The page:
So tell us about kind of your assessment of the volatility in this market right now. Have we reached the bottom, given the rebound that we've seen over the last few months? Or are we at risk of perhaps falling even further?
COLE SMEAD: It's a great question. And use the volatility as a guide. If you look at history-- the history of the stock market, when we have low volatility markets-- much like we did during the 2010s-- you're gonna get higher returns. When you have a lot of volatility, you're gonna get low returns. It's just the nature of markets.
And I point that out because, you know, everyone's looking at this high volatility and it's very hard to find strategists on Wall Street saying, gosh, this is gonna translate into much lower returns as we look forward. Now, that isn't the only single factor to low returns. But the volatility is a big historical, you know, note that I would mention.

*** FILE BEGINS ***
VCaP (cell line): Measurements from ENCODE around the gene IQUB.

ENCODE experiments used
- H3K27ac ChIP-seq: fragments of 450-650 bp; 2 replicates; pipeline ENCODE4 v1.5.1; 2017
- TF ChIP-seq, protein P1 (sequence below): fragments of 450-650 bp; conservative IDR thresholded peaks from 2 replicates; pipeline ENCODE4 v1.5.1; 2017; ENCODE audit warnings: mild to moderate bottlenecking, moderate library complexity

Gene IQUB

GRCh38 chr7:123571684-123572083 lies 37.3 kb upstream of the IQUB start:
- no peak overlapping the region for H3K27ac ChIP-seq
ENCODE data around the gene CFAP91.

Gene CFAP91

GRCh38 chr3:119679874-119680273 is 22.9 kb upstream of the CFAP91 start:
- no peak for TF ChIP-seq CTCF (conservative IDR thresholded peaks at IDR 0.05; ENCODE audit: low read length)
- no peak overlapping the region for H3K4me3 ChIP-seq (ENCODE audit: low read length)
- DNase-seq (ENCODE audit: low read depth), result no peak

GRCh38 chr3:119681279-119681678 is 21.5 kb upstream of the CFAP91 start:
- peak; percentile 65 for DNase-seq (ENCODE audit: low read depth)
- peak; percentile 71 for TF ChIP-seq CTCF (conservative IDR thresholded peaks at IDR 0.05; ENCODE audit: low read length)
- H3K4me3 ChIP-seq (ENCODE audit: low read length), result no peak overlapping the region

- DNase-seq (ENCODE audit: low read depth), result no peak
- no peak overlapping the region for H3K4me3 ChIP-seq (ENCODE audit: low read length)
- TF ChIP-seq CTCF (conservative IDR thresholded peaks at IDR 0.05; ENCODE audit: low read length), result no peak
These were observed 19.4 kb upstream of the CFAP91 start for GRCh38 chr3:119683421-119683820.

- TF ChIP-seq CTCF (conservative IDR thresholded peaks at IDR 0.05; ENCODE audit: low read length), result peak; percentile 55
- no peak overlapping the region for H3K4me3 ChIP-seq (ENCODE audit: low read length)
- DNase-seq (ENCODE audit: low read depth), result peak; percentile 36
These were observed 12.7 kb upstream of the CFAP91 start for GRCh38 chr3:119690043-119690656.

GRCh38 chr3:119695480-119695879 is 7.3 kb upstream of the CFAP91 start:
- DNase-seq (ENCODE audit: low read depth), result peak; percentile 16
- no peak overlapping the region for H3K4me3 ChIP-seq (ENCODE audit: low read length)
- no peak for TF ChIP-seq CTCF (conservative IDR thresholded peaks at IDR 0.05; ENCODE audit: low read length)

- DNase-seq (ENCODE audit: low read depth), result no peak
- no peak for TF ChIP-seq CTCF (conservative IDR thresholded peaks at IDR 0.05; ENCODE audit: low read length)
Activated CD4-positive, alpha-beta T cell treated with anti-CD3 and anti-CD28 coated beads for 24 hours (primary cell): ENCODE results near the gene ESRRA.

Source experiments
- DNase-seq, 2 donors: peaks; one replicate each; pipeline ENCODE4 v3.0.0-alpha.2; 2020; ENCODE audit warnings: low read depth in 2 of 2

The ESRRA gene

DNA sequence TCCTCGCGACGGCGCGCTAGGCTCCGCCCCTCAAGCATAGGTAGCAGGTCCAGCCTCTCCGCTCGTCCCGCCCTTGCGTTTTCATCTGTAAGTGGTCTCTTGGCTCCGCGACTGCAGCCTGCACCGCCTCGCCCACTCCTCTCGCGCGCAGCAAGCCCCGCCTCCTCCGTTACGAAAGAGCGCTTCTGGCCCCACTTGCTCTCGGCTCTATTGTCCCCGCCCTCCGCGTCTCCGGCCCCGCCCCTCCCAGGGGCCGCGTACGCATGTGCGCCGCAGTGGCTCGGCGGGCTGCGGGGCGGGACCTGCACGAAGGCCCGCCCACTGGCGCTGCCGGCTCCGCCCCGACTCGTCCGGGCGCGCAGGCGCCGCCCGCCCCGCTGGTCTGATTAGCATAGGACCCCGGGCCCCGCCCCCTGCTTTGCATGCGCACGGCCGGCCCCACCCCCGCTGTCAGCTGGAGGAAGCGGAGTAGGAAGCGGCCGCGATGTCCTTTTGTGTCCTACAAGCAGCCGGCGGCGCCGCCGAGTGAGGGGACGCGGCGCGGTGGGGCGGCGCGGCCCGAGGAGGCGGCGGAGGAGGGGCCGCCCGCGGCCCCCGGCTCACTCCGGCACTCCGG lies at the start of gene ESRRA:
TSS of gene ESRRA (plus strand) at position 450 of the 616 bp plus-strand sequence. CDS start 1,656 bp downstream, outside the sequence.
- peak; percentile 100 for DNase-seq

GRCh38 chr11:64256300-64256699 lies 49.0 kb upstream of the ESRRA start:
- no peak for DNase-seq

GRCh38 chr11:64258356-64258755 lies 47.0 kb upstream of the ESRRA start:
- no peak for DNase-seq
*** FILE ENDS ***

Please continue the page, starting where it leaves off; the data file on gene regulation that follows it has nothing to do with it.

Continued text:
To your point, the other thing going on is just the liquidity is disappearing. Stock and bond market returns are negative for the year. Therefore, there's less money sitting out in those parts of, you know, capital allocation. And you look at the economy, money is being sucked away by labor. Labor costs are going up. The cost of goods, in general, are going up.
So watching liquidity disappear is not good for the stock market, either. I mean, this is set up to be one hell of a terrible era ahead. And like we've-- you know, as we get into talking about Jackson Hole, it just doesn't get any better.